By Riccardo Catalano.
Special operations in the Italian military is a tradition that goes back to World War 1, with the first group of “Arditi” (those who dare) born in 1917. This unit was an attempt to give an impulse that could change the stalling situation of the trench warfare. Following World War 2, where both the Army and the Navy employed special forces teams with good results (particularly the Navy with its successful raids against the British fleet), the Italian military slowly but steadily improved its SOF capabilities.
During the cold war, Italian special forces acquired more and more skills, benefitting from the integration with their NATO counterparts and also growing in size. At the time of the USSR dissolution, the Army had a SF battalion (9 Battaglione d’assalto “Col Moschin”) as a part of the Airborne “Folgore” Brigade, while the Navy had a group of frogmen (Gruppo Operativo Incursori).
It was not until 2003 that the Italian Air Force created their Special Operation Wing called “Reparto Incursori Aeronautica Militare”. The tradition of special warfare in the Italian Air Force wasn’t entirely new. In fact, during World War 2, the Royal (at the time) Italian Air Force (Regia Aeronautica) trained a battalion of commandos/saboteurs called “Arditi Distruttori Regia Aeronautica” (ADRA). The unit was initially established to participate in the assault on the British fortress of Malta in the Mediterranean, a real thorn in the side for German and Italian armies in North Africa. The assault on the isle of Malta, as we know, never took place. The ADRA battalion was instead sent on an ambitious sabotage mission in Libya, where two airmen (later decorated with silver medals) managed to infiltrate an allied airfield near Bengazi and destroy 25 B-24 Liberators on the ground.
Today’s Air Force’s “incursori” (raiders) take on the legacy of these brave men. When the unit was established in 2003, the first operators came from the Combat Search and Rescue squadrons and from the SERE Training Center in Furbara, near Rome. The AF special warfare candidates, in the units first years of existence, were sent to the Army’s 9th Regiment “Col Moschin” to attend the 80/B special forces training course. Later on, the unit, which meanwhile changed its name in 17th Raiders Wing (17 Stormo Incursori), achieved its own training “self-sufficiency”.
The 17th has the size of a regiment and is organized with three groups, each the size of a battalion. It consists of a SF group (Gruppo Operativo), a training group (Gruppo Addestramento) and a support group (Gruppo Servizi di Supporto). All the candidates who qualify and obtain the sand colored beret and the ADRA dagger, continue their training and qualification courses while part of the Gruppo Operativo, the operational “arm” of the wing. The operators attend courses for military free fall operations, sniper, breacher, combat medic, JTAC, portable UAS pilot, Combat Controller, Combat Weather Observer, and many others.
Like all the Italian special forces, the 17th Wing is under the functional command of the COFS – Comando interforze per le Operazioni delle Forze Speciali (Joint Special Operations Forces Command). JSOFC has the responsibility to organize and conduct all the special operations for the Italian military as well as to define SOF doctrine and training. While all the units in the Italian special warfare community can execute the broad spectrum of missions typical of the special operations, each one has a unique area of expertise. For the 17th, this is defined by the Special Operations Air to Land Integration doctrine.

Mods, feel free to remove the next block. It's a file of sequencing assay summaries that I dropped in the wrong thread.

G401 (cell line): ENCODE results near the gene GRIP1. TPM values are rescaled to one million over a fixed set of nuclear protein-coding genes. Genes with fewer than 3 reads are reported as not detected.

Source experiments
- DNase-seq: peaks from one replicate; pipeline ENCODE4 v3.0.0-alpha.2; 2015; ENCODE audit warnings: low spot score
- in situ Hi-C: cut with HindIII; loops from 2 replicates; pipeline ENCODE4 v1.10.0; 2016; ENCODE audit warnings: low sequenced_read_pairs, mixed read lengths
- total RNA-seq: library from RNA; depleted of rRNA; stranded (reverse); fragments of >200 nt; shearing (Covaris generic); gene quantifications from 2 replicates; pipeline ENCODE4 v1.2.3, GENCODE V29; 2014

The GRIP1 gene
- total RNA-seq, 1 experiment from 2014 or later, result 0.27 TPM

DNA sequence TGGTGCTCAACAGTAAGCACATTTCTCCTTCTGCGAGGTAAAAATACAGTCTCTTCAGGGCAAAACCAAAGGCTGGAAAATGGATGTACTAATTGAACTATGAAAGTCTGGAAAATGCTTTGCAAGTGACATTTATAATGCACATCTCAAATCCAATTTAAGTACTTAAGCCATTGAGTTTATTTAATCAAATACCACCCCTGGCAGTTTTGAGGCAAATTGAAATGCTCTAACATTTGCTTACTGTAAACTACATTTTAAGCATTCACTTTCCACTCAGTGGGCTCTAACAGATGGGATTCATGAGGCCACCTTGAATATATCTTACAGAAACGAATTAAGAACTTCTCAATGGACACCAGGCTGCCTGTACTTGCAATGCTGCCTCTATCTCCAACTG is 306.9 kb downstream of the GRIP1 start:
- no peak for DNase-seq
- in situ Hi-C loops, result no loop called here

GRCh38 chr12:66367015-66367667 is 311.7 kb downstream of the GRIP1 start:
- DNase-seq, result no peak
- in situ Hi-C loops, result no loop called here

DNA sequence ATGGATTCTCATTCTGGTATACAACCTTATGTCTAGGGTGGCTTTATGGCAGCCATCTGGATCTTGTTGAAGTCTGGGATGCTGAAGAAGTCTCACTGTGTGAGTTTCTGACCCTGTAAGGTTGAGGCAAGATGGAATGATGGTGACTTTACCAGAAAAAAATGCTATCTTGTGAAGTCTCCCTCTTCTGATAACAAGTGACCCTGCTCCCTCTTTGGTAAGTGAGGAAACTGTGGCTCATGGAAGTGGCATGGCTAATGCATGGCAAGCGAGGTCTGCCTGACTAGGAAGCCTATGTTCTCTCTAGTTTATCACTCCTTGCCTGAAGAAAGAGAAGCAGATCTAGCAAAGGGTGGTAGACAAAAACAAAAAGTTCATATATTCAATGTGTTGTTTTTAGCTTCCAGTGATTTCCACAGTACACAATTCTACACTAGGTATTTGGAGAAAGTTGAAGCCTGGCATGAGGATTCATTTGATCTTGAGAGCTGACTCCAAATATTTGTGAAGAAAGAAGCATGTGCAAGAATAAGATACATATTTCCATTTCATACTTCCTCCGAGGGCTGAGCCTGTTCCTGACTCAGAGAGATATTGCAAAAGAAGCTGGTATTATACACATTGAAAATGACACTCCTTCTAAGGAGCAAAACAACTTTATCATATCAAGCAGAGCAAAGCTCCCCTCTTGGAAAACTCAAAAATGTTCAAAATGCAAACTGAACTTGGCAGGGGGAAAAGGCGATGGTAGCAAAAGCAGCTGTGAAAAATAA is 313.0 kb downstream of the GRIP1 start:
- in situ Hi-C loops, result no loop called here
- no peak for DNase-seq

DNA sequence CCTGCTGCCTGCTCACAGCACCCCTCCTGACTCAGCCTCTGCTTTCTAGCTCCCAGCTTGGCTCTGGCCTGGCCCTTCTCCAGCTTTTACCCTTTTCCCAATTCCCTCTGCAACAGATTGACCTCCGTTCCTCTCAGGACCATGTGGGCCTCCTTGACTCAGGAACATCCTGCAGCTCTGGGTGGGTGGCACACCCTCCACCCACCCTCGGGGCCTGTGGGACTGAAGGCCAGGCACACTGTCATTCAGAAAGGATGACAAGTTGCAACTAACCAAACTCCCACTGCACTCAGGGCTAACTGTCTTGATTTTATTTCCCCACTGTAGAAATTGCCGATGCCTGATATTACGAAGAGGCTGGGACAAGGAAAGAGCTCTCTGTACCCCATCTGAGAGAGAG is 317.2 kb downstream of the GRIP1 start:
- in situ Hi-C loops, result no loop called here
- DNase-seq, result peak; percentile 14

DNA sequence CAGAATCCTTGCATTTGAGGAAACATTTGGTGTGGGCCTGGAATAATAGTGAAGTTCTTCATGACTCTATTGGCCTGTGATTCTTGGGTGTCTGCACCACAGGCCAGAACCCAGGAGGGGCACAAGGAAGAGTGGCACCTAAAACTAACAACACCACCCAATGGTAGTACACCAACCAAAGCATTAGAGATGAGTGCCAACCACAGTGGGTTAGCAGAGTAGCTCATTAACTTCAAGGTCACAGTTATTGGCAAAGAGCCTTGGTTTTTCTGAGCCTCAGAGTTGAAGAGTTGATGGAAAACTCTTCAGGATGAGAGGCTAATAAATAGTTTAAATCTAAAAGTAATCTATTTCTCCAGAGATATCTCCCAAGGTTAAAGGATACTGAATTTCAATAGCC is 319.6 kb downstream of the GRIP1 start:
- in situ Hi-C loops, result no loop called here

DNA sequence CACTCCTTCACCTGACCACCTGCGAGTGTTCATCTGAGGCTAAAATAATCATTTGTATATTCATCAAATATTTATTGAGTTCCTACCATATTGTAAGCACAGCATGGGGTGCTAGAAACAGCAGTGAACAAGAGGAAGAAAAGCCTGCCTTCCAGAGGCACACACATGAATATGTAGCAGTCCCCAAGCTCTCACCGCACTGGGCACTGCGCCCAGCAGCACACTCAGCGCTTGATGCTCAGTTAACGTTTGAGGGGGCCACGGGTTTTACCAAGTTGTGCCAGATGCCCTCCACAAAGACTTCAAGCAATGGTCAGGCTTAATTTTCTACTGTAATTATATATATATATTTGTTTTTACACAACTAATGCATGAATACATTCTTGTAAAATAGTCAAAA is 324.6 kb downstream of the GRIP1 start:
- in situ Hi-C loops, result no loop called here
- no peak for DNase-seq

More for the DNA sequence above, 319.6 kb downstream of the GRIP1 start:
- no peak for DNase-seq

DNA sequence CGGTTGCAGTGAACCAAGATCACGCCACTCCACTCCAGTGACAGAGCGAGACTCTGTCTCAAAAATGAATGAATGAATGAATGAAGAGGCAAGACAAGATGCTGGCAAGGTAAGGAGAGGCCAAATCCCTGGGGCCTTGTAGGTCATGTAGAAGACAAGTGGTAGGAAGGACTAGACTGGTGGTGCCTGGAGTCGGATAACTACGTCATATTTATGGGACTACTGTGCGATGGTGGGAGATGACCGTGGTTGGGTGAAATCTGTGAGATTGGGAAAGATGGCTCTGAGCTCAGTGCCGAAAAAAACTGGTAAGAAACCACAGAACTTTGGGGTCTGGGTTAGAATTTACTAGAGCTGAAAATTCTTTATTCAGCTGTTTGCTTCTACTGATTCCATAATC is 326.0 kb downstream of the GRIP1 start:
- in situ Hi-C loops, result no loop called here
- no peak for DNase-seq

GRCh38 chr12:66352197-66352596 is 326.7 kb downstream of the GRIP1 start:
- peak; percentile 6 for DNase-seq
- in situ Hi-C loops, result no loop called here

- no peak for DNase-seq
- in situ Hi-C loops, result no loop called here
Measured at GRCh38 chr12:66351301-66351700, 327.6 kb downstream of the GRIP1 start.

T-AF SOF operators have the primary mission of acting as a force multiplier for the air power, conducting missions like the assault of an enemy airfield and target acquisition for Air Force assets. The most unique capability of the 17th Wing is, without a doubt, deployed by the Combat Controller Teams who provide air to ground communications, close air support, and air traffic control in non permissive areas. In a community where the Army and the Navy have always had an advantage, given their long standing tradition in special warfare, the Italian Air Force has the difficult job to differentiate its special operation forces and convince, the always reluctant generals, that there is a place for special warfare in the Air Force.
Looking at the experiences from the global war on terror, is undeniable that for a country like Italy, special warfare has become a fundamental asset, more important than ever. This can only be achieved by specializing and focusing on air power related missions, where the traditional affinity towards technology of the Air Force can definitely be an asset.
Author: Riccardo Catalano is a former SGT in the Italian Air Force. He is now a copywriter and editor.
Photo: Wikipedia. Photo of Army parade in Rome, June 2, 2006. Festa della Repubblica Italiana. Mixed company of incursors and air riflemen 17 Stormo “Incursori”. Photo by Utente:Jollyroger – Own work, CC BY-SA 2.5, https://commons.wikimedia.org/w/index.php?curid=833474